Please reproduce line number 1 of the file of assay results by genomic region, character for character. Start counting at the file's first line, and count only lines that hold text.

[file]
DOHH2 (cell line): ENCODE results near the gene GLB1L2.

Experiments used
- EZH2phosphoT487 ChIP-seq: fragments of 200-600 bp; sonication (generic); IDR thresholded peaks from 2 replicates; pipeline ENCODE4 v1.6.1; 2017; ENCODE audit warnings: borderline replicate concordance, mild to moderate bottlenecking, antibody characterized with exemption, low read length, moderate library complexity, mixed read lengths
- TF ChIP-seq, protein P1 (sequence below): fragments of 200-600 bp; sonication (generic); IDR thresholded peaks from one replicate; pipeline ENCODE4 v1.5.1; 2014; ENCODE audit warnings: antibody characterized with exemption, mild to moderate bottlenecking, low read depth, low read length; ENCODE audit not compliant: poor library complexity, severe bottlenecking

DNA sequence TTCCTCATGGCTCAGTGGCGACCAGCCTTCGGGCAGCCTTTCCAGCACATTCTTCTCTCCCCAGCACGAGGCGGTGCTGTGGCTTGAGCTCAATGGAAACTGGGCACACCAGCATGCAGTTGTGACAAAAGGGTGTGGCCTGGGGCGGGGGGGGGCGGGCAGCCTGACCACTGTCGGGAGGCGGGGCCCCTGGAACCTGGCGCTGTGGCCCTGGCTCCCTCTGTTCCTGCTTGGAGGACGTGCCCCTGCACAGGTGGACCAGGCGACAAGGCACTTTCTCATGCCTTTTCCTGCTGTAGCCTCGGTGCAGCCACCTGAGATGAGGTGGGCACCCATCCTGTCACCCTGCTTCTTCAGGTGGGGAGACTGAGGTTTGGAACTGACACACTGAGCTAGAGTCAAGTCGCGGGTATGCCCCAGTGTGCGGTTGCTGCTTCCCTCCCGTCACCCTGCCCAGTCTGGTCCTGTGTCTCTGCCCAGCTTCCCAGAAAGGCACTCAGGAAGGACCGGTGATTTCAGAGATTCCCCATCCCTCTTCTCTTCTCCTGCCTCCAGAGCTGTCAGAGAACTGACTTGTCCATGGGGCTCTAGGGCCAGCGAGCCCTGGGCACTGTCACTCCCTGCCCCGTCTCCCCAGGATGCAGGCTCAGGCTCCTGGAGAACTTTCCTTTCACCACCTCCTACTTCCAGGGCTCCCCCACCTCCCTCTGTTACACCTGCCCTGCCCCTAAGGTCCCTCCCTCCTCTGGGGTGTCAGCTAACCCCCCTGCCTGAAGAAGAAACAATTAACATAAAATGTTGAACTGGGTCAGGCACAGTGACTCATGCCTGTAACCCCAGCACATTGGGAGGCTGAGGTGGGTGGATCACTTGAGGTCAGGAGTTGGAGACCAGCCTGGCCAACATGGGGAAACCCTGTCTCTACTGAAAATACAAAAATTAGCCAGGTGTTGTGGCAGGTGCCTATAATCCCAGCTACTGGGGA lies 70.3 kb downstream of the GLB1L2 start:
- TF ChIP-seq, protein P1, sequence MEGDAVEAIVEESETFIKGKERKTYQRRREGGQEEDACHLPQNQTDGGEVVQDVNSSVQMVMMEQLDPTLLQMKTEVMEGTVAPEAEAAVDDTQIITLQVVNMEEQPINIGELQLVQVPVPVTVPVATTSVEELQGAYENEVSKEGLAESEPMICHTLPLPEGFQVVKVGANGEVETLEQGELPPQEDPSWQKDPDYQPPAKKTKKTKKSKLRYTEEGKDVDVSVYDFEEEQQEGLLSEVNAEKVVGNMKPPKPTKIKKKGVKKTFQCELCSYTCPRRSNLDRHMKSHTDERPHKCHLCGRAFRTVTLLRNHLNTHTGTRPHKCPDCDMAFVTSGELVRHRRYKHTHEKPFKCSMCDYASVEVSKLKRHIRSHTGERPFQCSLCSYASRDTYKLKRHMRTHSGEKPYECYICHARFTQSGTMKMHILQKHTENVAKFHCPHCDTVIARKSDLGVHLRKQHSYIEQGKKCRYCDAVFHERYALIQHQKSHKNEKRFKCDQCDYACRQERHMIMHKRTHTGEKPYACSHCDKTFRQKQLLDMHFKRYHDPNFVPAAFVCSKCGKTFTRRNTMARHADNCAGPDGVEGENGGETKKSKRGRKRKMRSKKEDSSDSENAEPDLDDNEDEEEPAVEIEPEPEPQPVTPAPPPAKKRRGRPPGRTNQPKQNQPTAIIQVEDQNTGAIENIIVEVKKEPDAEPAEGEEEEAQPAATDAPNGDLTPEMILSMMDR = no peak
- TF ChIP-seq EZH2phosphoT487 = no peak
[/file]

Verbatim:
DOHH2 (cell line): ENCODE results near the gene GLB1L2.